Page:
VIENNA -- The United States and its Western allies have persuaded Russia and China to support a resolution critical of Iran's nuclear defiance in hope of showing Israel that diplomacy is an alternative to military force in pressuring Tehran, diplomats said Wednesday.
The resolution, which demands that Iran stop activities that could be used to make nuclear arms, cannot be enforced by the 35-nation board of the International Atomic Energy Agency, even if approved by vote or consensus as expected Thursday. But with Israel increasingly floating force as an alternative to failed international efforts to curtail suspected Iranian nuclear activities, the document is significant in seeking to show world-power resolve in pursuing a diplomatic solution to the standoff.
Israel views a nuclear-armed Iran as a mortal threat, citing Iran's persistent calls for the destruction of the Jewish state, its development of missiles capable of striking Israel, and Iranian support for Arab militant groups.
Tehran insists its nuclear program is for peaceful purposes only. But it refuses foreign offers of reactor fuel if it stops making its own through uranium enrichment - a process that worries the international community because it could also be used to arm nuclear warheads.
Concerns also focus on IAEA suspicions that Iran has worked secretly on nuclear arms - allegations Iran dismisses as based on fabricated U.S. and Israeli intelligence.
With fears growing over the possibility of Israeli military attack and other diplomatic efforts on Iran deadlocked, diplomats told The Associated Press that a resolution supported by the six powers seeking to engage Tehran on its nuclear program had become a priority discussed at the highest level.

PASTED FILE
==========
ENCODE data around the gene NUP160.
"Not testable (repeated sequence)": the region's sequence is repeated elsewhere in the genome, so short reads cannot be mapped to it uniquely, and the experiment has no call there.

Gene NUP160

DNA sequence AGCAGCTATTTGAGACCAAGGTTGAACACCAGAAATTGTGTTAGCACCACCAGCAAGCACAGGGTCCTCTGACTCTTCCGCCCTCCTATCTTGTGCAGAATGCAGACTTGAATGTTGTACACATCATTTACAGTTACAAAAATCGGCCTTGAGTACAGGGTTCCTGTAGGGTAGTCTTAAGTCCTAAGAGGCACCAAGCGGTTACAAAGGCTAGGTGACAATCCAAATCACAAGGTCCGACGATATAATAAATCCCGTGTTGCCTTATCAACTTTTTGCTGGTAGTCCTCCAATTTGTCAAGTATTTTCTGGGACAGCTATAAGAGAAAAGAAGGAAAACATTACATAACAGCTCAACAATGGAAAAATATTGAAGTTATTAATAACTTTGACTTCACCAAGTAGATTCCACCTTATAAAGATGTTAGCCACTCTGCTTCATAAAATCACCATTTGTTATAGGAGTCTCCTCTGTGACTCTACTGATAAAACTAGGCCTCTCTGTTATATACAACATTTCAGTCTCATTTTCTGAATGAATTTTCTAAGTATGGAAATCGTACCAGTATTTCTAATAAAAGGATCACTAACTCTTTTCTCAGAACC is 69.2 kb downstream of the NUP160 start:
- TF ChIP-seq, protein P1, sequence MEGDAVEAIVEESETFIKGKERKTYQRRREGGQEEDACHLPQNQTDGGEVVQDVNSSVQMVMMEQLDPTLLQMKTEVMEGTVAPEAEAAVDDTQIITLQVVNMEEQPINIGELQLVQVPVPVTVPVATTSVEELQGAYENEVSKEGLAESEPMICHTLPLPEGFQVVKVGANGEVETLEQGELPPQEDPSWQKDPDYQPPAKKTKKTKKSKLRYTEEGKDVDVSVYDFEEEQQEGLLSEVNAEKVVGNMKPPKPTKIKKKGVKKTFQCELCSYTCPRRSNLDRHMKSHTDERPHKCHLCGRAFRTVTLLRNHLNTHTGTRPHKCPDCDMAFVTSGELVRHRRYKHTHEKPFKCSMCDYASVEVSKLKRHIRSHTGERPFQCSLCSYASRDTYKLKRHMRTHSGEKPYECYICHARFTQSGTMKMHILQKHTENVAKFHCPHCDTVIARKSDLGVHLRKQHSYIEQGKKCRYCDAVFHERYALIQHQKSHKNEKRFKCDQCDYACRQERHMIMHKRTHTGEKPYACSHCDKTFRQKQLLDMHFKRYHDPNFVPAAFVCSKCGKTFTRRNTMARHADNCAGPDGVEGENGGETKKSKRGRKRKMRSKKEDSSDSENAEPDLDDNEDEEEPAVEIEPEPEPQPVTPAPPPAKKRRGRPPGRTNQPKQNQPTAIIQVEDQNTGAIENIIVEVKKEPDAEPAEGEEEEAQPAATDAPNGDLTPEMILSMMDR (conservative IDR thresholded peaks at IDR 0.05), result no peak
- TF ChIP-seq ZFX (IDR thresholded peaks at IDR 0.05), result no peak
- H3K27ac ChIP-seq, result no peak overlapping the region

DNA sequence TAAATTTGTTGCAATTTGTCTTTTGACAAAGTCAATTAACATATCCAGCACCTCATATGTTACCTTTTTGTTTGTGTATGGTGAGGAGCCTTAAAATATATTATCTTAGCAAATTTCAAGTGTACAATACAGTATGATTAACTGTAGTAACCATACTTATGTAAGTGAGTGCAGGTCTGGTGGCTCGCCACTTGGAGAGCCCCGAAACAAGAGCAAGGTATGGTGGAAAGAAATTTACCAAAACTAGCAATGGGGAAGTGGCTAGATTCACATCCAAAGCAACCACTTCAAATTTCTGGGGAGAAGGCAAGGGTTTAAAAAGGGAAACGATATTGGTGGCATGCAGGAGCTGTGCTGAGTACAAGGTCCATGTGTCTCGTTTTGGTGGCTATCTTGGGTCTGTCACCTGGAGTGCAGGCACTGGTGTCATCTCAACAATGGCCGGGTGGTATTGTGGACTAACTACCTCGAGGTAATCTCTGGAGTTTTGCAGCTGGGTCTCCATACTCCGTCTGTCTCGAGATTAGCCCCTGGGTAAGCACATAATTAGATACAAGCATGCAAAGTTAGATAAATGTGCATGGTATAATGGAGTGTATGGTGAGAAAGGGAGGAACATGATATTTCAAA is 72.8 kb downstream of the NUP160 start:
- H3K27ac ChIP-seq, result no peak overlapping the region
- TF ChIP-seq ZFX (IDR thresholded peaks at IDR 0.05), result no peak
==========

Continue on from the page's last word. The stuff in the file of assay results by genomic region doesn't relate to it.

The text was agreed on only after consultations involving U.S. Secretary of State Hillary Clinton and her counterparts in Russia, China, Britain, France and Germany, said the diplomats, who demanded anonymity because the negotiating process was confidential.
While the four Western powers had no differences, it was unclear until Wednesday whether Russia and China - which Iran has relied on to blunt harsh U.N. and other sanctions - would agree to join in backing the resolution. The diplomats said that they were persuaded largely with the argument that a signal of big-power unity had to be sent to Israel.
A Russian diplomat refused on Wednesday to discuss how the accord about the resolution came about.
Russia and China have been inconsistent in backing such Western efforts in the past. While joining in a critical resolution at an IAEA meeting in November, they refused to do so in June.